Brian Tallet is Worth $8.2 Million

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Don’t get me wrong. I like what Mr. Tallet brings to the club. Well, mostly the porn star moustache. In my mind he did a decent job in his injury replacement starter duty and mid-inning relief.

Yet Fan Graphs estimate his ‘salary’ value to the Jays to be worth $8.2 million in 2009. This would put him third on the club, behind Doc & Romero. In fourth? Frasor at $6.2 million.

Of course the question is how is Brian Tallet worth $8.2 million in salary? The answer would be his 1.8 WAR (Wins Above Replacement).

How is WAR calculated for pitchers? That’s one complex answer. For a in-depth example you should click onto this link Beyond the Boxscore WAR. A little something something from the link

if a team has league-average performance across the board (hitting, relief pitching, defense), then they would expect to win a mere 38% of games started by their replacement-level SP. If the team had average hitting, defense, and starting pitching, they would win 47% of the games in which their poor bullpen pitchers were used. Therefore, a team running out a poor starter is costing itself 9% more of win expectancy than if it used a poor bullpen pitcher. A league average starter wins 50% of their games, so using a replacement starter decreases win expectancy by 12%.

I’m not trying to shit all over Tallet or the WAR system. I’m just using this post and the title as a sign of caution. Do fans of the Toronto Blue Jays really believe that Brian Tallet is an $8.2 million a year pitcher?

With the Jays supposedly having all of this money to spend in the off-season invariably the ‘internets’ websites will be tossing WAR around to evaluate talent. All I’m saying is take a look deeper into the all of the numbers before deciding that a players under/over priced due to his WAR or any other fancy stat. The majority of these stats have value. They just need to be placed into a real world context. I think it’s safe to say that Tallet would not command $4 million of the free agent market for one season, let alone $8.2.

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  • I see you are not trying to shit all over the WAR system but that is the end result. If Tallet is worth 8.2, how much is Doc worth? 100? 150? To paraphrase Ozzie Guillen, if the Jays are paying $8.2 million per season, we are in deep shit once again.

  • The numbers Fangraphs use to value each win above replacement don’t come from thin air, they look at the contracts signed league wide and assign an average value. Last year it was just over $4 million per win.

    It might sound weird, but it is what it is. The bulk of Tallet’s value comes from his ability to pitch 160 league-average innings. Every inning he’s out there, putting up his 4.5 FIP or however you’d like to look at it, he’s keeping someone worse on the sidelines. That has value no matter how odd it might seem.

    The biggest “problem” with WAR -especially for pitchers- is the lack of game stage context. Middle relievers rarely accumulate enough innings to qualify as truly valuable, but pitching in their situations increases their worth.

    Still, weird to think Brian Tallet is worth a near-identical amount on the open market to Lyle Overbay.

  • “It is what it is” Now Drew, you can honestly tell me that Tallet is commanding $8 million in the off-season FA market (if he was an FA)? There’s no way. I understand the whole WAR principle, open market theory, value to the club, etc. At times it’s valuable for determining contracts for low level talent in the two & three year mark but for the most part I find the system to be off base.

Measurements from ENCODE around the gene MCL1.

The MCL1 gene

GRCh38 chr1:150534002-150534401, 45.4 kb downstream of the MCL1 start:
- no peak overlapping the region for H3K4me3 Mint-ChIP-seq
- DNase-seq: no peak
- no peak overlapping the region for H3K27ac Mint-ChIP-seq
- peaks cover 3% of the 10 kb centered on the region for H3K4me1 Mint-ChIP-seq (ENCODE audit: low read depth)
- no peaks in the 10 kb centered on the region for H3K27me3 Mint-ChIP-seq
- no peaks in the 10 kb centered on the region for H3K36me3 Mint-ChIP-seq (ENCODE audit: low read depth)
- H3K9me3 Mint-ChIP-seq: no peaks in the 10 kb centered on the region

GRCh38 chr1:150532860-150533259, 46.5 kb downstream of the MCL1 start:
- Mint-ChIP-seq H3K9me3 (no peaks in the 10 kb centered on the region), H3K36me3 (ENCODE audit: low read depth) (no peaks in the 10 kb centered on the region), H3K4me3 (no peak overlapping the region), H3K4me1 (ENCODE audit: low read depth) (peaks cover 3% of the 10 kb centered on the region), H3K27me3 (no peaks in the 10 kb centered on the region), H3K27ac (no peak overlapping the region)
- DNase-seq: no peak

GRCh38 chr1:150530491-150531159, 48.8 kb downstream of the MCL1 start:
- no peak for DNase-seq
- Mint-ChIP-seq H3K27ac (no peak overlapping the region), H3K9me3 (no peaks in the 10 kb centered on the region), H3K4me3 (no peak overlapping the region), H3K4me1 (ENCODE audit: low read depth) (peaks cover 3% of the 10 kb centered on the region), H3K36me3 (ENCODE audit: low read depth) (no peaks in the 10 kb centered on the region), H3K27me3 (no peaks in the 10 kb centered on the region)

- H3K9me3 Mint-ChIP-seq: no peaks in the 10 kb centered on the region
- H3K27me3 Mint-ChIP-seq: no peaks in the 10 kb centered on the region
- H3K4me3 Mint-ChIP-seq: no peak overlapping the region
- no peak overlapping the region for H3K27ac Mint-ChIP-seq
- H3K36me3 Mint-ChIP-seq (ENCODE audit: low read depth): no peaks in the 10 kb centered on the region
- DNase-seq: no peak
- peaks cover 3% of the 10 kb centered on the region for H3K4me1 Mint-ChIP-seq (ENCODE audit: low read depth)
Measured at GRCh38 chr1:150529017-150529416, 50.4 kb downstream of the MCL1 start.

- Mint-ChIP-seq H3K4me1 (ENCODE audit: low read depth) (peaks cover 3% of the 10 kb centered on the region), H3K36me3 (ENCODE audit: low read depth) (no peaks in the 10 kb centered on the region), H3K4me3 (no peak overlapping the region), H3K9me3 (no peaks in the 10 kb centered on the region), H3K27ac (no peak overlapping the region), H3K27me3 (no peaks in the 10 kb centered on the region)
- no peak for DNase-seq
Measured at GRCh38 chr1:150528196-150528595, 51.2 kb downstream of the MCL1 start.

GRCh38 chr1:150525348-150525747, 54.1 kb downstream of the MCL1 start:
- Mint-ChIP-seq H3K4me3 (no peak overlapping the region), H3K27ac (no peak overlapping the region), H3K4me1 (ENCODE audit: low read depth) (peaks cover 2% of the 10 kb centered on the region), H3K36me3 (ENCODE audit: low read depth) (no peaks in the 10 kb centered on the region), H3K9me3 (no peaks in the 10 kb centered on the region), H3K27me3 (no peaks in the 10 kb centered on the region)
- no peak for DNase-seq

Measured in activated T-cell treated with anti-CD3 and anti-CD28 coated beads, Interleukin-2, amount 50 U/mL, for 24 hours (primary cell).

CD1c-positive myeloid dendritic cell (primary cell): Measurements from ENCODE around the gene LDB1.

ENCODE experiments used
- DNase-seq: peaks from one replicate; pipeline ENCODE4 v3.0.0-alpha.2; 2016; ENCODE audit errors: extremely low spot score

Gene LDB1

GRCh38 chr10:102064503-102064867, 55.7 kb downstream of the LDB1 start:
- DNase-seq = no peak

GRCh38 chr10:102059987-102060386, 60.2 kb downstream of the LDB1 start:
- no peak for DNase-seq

Halladay would supposedly command $32.5 million ) in the FA market (or give a club that much value) according to his WAR score. As much as I love Doc there is no way that he’s getting $30+ for a season.

  • For A season he could. Each extra year of the contract brings it down. No player would take 1 year @ 32 if then can get 7 years at 120. That is the point, but it is also a starting point. Look at Burnett’s deal compared to his WAR last year. You’ll see they line up pretty well.

    Tallet will never get that deal because he has zero upside. The value of eating innings isn’t something teams are in a hurry to pay for. They want to pay less for more, which is why deals like Longorias are so team-friendly.

  • Really, for A season he could command $8? We’re still talking about Brian Tallet, right?

    I like to use the case of Russell Branyan. Here’s a player that year after year is worth $3 or $4 according to his WAR. In 2008 he puts up a $5.2 million spot. And what does he get? $1.4 million from the Mariners. He’ll be a prospective FA this season and has a WAR value of $12.6. He’ll be lucky to get half of that. These numbers just don’t line up.

    According to WAR the Yanks Sabathia deal was the steal of the century. (saving about $9 million a season vs WAR on a two year average). And yet they were the highest bidder by far.

    As I said in the article, individuals need to use more than just the WAR stat to determine value. Logically Tallet isn’t going to earn $8 million. In other cases players will sign in line with WAR. It’s far from an exact rule.

  • While I don’t think Tallet could ever get that money, Gil Meche did get $11 million per season probably with similar logic to what’s discussed here. It wouldn’t surprise me if he did get this money – especially if the economic outlook was strong.

  • Great post. Great discussion. I’m sure we’ll revisit this when Tallet does eventually sign a contract this summer.

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